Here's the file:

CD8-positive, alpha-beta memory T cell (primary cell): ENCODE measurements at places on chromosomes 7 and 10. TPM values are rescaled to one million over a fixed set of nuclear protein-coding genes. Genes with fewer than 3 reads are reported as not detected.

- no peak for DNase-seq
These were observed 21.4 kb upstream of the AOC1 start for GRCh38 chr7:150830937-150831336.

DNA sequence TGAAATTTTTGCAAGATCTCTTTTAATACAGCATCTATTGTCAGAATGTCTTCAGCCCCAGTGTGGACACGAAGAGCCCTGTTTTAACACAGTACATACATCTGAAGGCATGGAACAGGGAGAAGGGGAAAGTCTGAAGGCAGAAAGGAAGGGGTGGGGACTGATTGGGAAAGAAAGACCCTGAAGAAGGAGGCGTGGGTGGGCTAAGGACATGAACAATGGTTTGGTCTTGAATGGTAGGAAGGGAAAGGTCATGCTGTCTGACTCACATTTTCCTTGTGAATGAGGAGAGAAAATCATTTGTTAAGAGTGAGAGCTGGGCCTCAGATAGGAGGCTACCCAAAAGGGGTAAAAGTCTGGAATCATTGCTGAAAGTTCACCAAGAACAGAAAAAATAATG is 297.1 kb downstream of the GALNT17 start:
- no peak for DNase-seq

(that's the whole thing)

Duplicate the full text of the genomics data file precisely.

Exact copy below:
CD8-positive, alpha-beta memory T cell (primary cell): ENCODE measurements at places on chromosomes 7 and 10. TPM values are rescaled to one million over a fixed set of nuclear protein-coding genes. Genes with fewer than 3 reads are reported as not detected.

- no peak for DNase-seq
These were observed 21.4 kb upstream of the AOC1 start for GRCh38 chr7:150830937-150831336.

DNA sequence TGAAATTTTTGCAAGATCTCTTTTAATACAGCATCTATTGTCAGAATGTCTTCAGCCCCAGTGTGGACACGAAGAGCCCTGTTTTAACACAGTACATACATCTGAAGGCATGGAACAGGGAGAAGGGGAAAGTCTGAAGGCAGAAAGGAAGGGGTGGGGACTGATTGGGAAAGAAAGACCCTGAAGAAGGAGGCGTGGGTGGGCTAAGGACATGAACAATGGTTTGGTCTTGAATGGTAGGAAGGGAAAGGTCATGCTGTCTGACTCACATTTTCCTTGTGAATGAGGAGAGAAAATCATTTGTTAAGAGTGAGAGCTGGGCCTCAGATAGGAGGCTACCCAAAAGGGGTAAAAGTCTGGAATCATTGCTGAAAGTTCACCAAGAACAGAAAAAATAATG is 297.1 kb downstream of the GALNT17 start:
- no peak for DNase-seq